Make no error! – Mandatory registration of clinical trials in India

August 2009

It is mandatory for all pharmaceutical companies planning to undertake clinical trials in India to register with the Indian Council of Medical Research Clinical Trial Registry. The hitherto optional registration has been made compulsory by the Directorate General of Health Services with effect from June 15, 2009.

PSA view – In light of the increasing number of adverse events, malpractices, trials by small unknown companies/hospitals, mandatory registration will ensure transparency, accountability and accessibility of clinical trials and their results to public and will also, to an extent, streamline the entire process from start to finish.

Opportunity calling in the Pharma sector

The Department of Pharmaceuticals (“DoP”), Ministry of Chemicals and Fertilizers, is contemplating major projects including establishment of two pharma clusters, a pharma city, a vaccine development centre and four R&D hubs to enhance the manufacturing and R&D capacity of the Indian pharmaceutical sector. The proposed actions include establishing (i) a pharma city in the state of Andhra Pradesh; (ii) R&D hubs (with incubation centre, wet labs, common facilities in line with international facilities and standards and DoP support for land allotment and for overall project) in places including Mumbai, Pune, Kolkata, and Chennai; (iii) a high end medical device cluster (including facilities like sterilization and testing systems) in the state of Gujarat, to provide technical support to the growing medical devices industry in the country. The project is expected to take off in mid-September 2009.

PSA view – Needless to say, the Government of India is keen to boost the pharmaceutical sector in terms of providing top-class facilities and infrastructure for manufacturing and R&D companies. It is an excellent opportunity for pharma companies to establish base in these contemplated clusters and gain a foothold in the industry in India.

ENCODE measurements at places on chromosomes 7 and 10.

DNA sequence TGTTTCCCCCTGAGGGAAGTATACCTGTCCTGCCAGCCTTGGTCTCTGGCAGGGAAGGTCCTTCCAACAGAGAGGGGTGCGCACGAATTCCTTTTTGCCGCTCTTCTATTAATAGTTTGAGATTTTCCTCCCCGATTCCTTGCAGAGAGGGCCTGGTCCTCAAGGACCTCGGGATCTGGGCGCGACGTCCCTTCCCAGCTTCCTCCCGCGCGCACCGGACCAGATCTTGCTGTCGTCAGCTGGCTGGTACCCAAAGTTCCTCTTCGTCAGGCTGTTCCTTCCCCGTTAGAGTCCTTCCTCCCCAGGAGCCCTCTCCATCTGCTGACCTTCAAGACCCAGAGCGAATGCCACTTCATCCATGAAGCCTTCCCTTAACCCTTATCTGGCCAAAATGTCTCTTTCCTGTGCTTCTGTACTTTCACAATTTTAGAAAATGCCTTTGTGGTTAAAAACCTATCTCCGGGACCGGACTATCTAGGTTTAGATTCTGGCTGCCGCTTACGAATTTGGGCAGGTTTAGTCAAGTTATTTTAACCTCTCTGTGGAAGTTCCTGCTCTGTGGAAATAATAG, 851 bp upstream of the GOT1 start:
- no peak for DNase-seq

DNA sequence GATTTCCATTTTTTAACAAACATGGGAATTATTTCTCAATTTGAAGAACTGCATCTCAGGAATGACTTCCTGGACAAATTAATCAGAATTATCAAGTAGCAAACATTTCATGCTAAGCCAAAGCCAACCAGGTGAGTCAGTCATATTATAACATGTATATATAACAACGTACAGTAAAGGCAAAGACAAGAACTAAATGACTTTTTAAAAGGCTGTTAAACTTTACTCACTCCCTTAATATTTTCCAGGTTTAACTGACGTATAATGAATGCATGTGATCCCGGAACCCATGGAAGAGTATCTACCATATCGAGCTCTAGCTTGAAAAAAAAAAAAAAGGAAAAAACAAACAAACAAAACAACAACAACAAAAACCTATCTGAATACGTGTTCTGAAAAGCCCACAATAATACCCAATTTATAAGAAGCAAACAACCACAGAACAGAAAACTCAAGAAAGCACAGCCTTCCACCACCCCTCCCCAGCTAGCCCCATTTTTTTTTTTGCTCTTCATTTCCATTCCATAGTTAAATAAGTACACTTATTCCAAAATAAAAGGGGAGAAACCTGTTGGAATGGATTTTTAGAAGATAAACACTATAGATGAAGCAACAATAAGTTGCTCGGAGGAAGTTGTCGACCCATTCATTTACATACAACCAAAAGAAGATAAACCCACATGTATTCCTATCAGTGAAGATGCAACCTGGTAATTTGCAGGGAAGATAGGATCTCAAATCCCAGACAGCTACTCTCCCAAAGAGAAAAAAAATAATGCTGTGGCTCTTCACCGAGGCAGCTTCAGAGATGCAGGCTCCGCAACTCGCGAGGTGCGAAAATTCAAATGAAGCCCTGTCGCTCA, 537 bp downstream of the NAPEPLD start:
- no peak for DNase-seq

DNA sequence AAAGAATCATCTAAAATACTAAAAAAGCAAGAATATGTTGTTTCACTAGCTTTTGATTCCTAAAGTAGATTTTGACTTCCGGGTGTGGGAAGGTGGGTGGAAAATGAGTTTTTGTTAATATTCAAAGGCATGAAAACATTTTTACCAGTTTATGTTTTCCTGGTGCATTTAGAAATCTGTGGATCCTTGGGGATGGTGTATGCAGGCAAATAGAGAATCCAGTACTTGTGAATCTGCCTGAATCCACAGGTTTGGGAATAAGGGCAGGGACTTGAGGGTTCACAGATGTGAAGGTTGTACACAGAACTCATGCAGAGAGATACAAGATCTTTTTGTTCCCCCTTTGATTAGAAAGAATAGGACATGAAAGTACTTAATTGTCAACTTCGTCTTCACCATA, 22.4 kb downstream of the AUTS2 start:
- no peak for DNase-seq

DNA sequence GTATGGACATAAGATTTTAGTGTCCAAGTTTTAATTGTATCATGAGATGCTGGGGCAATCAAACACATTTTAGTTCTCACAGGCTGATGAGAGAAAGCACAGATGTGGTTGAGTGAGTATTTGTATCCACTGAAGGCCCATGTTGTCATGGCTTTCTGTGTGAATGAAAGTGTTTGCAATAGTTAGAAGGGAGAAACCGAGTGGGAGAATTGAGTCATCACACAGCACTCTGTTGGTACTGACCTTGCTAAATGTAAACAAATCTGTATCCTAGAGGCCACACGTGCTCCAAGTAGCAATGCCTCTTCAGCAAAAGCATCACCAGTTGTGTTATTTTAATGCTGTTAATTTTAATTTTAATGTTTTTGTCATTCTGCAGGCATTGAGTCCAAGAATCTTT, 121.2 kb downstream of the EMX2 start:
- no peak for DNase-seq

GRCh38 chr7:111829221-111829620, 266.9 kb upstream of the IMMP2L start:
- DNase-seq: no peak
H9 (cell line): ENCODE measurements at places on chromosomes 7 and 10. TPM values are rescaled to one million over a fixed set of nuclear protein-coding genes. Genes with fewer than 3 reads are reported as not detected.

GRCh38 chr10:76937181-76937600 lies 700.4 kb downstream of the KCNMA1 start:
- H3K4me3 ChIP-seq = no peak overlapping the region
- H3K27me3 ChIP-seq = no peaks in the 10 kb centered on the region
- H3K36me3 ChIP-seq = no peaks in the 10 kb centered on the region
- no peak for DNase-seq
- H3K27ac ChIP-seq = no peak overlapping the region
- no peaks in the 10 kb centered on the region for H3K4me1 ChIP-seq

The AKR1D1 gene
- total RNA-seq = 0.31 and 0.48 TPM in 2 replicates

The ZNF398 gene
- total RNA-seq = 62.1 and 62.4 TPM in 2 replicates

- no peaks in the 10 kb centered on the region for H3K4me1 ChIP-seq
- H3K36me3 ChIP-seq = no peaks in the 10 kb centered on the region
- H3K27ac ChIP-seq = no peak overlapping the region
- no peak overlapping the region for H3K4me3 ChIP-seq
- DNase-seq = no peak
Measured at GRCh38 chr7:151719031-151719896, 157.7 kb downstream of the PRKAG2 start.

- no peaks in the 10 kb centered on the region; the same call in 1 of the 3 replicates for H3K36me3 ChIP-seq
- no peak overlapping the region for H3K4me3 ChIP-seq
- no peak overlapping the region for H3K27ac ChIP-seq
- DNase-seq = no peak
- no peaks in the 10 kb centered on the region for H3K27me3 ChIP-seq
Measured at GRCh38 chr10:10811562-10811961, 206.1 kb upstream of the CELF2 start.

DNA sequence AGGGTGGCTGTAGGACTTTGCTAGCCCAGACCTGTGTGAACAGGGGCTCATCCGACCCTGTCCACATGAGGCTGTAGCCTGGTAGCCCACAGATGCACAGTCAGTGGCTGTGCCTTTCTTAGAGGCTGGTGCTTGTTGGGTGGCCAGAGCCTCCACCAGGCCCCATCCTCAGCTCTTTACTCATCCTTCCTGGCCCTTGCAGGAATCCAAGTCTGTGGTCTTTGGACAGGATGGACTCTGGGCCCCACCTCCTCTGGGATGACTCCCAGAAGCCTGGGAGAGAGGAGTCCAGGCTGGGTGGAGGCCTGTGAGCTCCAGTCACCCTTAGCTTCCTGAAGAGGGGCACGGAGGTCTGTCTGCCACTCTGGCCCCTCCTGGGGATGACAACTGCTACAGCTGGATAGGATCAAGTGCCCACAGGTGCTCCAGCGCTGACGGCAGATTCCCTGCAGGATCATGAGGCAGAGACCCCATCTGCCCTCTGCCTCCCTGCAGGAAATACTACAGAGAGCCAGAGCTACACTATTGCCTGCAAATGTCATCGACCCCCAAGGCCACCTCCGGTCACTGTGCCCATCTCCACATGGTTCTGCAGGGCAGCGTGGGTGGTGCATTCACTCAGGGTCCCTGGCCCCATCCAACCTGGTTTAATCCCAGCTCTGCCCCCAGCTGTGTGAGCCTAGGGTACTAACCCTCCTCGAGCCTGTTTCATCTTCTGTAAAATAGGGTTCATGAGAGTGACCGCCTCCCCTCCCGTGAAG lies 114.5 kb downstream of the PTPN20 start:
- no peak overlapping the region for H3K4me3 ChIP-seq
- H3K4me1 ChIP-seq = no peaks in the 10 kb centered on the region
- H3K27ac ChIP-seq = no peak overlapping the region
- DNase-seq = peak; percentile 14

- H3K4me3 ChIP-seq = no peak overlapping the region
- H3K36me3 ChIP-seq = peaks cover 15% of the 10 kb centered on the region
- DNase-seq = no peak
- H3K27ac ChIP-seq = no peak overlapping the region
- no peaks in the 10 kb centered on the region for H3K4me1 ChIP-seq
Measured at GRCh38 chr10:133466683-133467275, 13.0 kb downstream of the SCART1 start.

Food companies to introduce nutritional labeling

India plans to introduce a uniform and integrated food law to address the lacunae under the existing food laws regime. As a measure to protect the general public and to supplement informed choice, the integrated food law will, inter alia, feature a requirement of nutritional labeling of food items. The Ministry of Food Processing Industry will prescribe the nutritional standards and the labeling requirements. Meanwhile, companies in the Indian food sector especially subsidiaries of foreign food giants such as Unilever, Kellogg, and ConAgra are planning to adopt common nutritional labeling standards ahead of the implementation of the integrated food law to address growing health awareness and concerns about obesity.

PSA view – The applicable legislation, the Food Safety and Standards Act, 2006 (“FSSA”) has not been brought into force in totality, but once enforced, it will serve as the basis for implementation of nutritional labeling of processed food products. It is prudent for food processing companies to prepare for the change in food law regime which is expected to change soon with the complete enforcement of FSSA and coming up of the corresponding rules.

Centralized issuance of WHO-GMP certificate by the Drugs Controller General of India (“DCGI”)

The DCGI has centralized the issue of Certificate of Pharmaceutical Products (“CoPP”) or Good Manufacturing Practice (“GMP”) certificate to manufacturers, which will ensure uniformity and compliance with WHO guidelines. Until now, the manufacturers had the freedom to go from one state drug authority to another for obtaining licenses in case of refusal by one. Moreover, the certificates issued by different states were many times at variance with the WHO certification scheme, or non-compliant with WHO quality standards and also created confusion in the minds of regulatory authorities of the importing countries.

PSA view The move will certainly bring strict monitoring over the manufacturers, and their ability to produce quality products. However, it remains to be seen if the DCGI has the necessary infrastructure to dispose off applications expeditiously without hampering flow of exports. Moreover, the duration of license is for two (2) years, which means the exporters will be required to renew their license every two years, which is cumbersome. It is hoped that the regulatory authority will have an efficient system in place to issue licenses expeditiously to the large number of drug exporters and further be prompt while dealing with license renewals.

On the flip side, many small drug manufacturers may not welcome this shift as they will find it difficult to obtain license for their products since they will no longer have the flexibility to approach another state authority in the event of refusal to grant license by one state authority. On the whole, however, it is a good move for the importers, their regulatory authorities, and the quality of Indian pharma produce.

Food & Pharma Team
Priyatha Rao
Neeraj Dubey
Ashutosh Chandola